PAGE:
I realize you can take all the precautions you want when participating in athletic endeavors. Ultimately, though, random chance has the final say. If you take a hit to the head in just the “right” spot or just the “right” series of events takes place, everything can go so wrong so quickly. I think that’s the thing that scares me most about life, that you can be as safe as you want but it still might not matter because shit still happens. I’ve had to battle the depression of this fact every day since Mike died. Stories like Richardson’s case just pushes the thoughts back to the surface. And I realize just how scared I am of random chance.
It’s not going to stop me from doing the things I love, though. I could die skiing or I could die driving to work in the morning. Or I could get cancer or MS or diabetes. I just don’t know what’s up the road. I can do everything I have the power to control to make it harder for ill fate to befall me, but at the end of the day, I have to submit myself to life and just accept what is to be. That’s really hard for me to do.
Anyway, I reiterate that wearing helmets while cycling, skiing, riding motorcycles, rollerblading, etc, is vital. It isn’t a free pass to safety, but it will at least make it harder to seriously injure your brain. I cringe every time I see a cyclist out there without a helmet, especially when they are on the road where falling from your own mistake is the least of your worries when you’re sharing your route with cars. I cringe when I see un-helmeted toodlers on the Bike & Hike as well. You just don’t know what lies around the next bend in the road/path. Even at low speeds, you could hurt yourself in an unexpected fall.
I’ve seen more skiers take to helmets in the recent years as well; when I started skiing, barely anyone wore them. I think we’re all beginning to realize how important safety is in these activities. Maybe Richardson’s tragic accident will help to make other skiers aware of the dangers of skiing without a helmet.
In saying this, I definitely do not minimize the sad outcome of this story. In some ways, I think I empathize too much with the situation, being a widow, and I think about how events like this change everything forever. I can’t pretend to know how Richardson and Neeson’s marriage was–they are famous and almost on another plane of existence from us common folk–but I’m still brought into the situation by thinking of my own. One moment, you’re life is going pretty good; the next, everything is gone. Sometimes it’s really not your fault at all (as was the case with my husband). It’s not what you were expecting when you got up that morning–that the whole world would change within mere hours. The unexpected is what knocks you over in moments of just plain living. The desire to change the outcome once it’s occurred is overwhelming, the “what ifs” can drive you insane. And I bet somewhere in Neeson’s thoughts–or the thoughts of Richardson’s other family members–is something along the lines of, “Why didn’t I ask her to wear a helmet?” or “Why did she have to go skiing?”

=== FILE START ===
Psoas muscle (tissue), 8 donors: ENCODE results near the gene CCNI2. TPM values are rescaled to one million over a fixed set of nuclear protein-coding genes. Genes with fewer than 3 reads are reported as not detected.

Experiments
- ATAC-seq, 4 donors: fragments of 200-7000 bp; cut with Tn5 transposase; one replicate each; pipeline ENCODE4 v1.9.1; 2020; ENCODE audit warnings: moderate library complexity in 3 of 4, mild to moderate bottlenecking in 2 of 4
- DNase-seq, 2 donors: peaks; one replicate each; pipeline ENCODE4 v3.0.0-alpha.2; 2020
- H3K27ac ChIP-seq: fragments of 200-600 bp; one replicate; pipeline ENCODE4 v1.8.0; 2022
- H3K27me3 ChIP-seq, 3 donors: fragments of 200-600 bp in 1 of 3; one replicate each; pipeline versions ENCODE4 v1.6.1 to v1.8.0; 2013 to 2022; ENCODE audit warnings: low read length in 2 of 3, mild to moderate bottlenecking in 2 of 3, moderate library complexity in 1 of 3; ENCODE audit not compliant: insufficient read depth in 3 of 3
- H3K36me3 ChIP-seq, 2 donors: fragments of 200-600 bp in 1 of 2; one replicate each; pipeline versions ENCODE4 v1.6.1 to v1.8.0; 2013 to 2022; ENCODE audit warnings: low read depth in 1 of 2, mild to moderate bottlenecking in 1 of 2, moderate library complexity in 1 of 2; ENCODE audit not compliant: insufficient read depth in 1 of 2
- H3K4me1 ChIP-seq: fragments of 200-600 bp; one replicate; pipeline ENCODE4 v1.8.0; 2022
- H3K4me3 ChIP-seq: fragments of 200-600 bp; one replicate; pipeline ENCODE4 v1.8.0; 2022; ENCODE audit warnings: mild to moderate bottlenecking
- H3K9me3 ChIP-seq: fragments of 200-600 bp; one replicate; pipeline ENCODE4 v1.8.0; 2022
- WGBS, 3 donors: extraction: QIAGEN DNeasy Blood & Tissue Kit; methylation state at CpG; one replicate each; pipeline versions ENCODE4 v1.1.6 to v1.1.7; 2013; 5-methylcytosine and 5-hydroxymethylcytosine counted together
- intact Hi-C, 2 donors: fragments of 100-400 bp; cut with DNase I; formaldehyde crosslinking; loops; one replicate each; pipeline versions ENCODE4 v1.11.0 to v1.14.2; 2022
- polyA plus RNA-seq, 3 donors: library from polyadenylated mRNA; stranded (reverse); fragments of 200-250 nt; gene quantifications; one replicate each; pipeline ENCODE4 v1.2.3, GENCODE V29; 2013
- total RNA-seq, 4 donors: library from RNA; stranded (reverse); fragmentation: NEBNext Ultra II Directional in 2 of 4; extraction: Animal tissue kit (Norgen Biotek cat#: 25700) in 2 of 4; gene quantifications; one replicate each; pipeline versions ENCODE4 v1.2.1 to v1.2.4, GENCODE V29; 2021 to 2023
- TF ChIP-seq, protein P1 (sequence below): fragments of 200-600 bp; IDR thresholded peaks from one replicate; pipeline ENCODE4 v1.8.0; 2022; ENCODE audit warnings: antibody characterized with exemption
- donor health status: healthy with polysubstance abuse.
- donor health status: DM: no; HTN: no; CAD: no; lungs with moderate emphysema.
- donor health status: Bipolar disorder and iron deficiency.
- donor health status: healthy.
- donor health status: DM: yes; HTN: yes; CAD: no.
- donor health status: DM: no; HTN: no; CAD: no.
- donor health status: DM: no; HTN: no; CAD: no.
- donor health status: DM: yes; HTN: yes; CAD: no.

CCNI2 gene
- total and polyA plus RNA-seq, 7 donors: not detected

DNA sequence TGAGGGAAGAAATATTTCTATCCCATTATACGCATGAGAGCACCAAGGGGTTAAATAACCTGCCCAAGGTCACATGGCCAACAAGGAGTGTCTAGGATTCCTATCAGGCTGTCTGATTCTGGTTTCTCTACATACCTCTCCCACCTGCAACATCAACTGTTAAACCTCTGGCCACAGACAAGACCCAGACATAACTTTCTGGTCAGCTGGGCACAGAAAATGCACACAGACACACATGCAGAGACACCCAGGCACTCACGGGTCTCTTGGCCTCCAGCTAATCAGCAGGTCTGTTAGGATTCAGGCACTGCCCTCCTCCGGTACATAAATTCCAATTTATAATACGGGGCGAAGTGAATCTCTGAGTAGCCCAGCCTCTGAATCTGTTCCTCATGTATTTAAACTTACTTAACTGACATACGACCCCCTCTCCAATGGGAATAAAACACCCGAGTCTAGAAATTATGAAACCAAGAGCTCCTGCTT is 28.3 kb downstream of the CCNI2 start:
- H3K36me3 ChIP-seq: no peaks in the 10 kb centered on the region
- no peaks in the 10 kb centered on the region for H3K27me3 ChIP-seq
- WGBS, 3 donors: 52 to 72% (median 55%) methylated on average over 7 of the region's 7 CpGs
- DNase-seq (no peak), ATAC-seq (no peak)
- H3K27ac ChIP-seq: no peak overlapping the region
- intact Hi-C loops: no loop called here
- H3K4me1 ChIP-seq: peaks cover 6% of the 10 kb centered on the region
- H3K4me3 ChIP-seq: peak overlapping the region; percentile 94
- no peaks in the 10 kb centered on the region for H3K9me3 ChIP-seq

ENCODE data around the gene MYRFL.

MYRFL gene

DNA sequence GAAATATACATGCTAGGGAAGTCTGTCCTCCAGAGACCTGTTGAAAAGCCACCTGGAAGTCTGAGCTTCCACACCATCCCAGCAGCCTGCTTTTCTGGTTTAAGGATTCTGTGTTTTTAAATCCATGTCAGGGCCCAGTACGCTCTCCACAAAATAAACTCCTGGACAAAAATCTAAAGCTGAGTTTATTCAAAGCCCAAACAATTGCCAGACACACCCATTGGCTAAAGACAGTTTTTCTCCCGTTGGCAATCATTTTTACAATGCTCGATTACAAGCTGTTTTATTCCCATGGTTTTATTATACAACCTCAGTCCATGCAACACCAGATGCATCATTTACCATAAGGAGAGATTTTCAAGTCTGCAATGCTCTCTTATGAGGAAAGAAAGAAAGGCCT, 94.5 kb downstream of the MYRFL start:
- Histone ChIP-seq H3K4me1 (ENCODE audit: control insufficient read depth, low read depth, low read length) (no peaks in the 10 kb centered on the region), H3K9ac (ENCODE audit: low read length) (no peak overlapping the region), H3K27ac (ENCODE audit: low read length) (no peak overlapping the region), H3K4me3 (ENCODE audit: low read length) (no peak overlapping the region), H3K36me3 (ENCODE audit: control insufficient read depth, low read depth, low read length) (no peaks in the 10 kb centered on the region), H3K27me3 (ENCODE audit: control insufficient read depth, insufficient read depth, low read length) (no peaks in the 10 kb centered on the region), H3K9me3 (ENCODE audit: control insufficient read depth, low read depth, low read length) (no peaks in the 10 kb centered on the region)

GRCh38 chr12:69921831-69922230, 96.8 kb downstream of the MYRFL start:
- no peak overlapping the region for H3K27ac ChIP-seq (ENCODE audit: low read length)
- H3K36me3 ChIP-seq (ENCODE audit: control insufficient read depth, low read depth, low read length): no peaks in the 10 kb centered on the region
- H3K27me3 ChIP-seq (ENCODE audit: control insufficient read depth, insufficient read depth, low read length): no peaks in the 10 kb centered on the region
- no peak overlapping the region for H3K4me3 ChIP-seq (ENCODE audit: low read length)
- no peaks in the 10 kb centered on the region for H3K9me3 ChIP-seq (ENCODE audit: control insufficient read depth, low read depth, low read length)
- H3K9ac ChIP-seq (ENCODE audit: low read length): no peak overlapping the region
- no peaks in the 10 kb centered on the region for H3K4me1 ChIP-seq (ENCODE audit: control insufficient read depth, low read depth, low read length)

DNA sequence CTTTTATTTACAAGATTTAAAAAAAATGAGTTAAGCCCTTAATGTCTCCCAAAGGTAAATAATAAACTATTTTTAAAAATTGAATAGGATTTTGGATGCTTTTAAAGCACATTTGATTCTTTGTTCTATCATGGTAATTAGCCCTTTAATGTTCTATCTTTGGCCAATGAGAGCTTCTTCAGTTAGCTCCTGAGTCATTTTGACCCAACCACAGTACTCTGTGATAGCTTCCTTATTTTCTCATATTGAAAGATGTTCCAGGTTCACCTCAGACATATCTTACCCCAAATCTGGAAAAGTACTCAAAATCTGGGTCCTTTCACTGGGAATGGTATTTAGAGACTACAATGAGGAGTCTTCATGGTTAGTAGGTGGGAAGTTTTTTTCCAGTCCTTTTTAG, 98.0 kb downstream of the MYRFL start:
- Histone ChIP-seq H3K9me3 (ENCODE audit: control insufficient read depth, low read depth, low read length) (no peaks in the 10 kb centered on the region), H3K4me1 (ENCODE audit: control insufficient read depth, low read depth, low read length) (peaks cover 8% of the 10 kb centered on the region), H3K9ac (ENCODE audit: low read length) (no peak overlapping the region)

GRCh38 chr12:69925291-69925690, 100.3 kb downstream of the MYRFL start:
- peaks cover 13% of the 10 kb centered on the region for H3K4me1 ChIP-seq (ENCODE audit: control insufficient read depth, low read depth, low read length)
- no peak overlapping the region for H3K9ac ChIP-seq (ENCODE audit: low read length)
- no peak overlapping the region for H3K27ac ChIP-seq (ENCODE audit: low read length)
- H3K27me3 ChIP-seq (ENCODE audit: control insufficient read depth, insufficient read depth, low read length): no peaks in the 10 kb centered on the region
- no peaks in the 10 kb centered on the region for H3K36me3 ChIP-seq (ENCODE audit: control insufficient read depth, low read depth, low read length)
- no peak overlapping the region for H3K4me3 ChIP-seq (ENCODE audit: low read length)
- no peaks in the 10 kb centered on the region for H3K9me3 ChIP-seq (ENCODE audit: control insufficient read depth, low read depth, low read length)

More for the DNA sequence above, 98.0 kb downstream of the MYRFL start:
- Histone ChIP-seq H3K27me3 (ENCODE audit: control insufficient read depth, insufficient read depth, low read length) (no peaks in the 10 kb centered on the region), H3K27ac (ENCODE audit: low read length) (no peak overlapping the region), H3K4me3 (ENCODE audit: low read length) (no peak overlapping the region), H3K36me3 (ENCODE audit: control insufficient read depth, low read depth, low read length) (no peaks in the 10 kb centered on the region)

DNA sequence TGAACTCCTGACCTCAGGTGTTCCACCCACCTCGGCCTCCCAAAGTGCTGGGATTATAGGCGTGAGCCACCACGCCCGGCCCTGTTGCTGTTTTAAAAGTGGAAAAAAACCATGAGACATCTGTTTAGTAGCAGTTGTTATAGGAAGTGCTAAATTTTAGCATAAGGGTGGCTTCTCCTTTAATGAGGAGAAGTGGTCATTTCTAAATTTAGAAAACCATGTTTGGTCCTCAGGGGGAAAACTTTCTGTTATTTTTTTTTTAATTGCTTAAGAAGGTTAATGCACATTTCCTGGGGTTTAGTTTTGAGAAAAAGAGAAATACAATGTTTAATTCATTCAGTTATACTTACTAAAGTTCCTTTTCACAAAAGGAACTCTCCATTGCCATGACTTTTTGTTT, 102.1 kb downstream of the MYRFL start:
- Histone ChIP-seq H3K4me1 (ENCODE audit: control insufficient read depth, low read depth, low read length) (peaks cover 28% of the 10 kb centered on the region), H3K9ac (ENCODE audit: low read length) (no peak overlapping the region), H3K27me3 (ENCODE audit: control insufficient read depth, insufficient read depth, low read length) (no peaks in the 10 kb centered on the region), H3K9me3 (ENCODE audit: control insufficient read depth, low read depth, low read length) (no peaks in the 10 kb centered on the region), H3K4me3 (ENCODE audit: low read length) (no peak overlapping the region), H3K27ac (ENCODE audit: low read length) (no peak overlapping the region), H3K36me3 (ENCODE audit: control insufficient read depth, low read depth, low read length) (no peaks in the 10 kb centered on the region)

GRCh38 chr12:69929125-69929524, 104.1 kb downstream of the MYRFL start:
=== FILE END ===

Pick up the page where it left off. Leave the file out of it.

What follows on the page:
What’s done is done. Mistakes cannot be undone. And in the end, really, it is no one’s fault. Sometimes shit just happens. No use ruminating about whether she should or shouldn’t have worn a helmet because it’s too late–there’s no sense in entertaining the “what-ifs.” My heart goes out to Liam Neeson, Richardson’s two children, and Richardson’s family. Just because they are famous doesn’t mean I can’t empathize. It just goes to show you that we’re all marooned on the same island of Random Chance. No one is immune.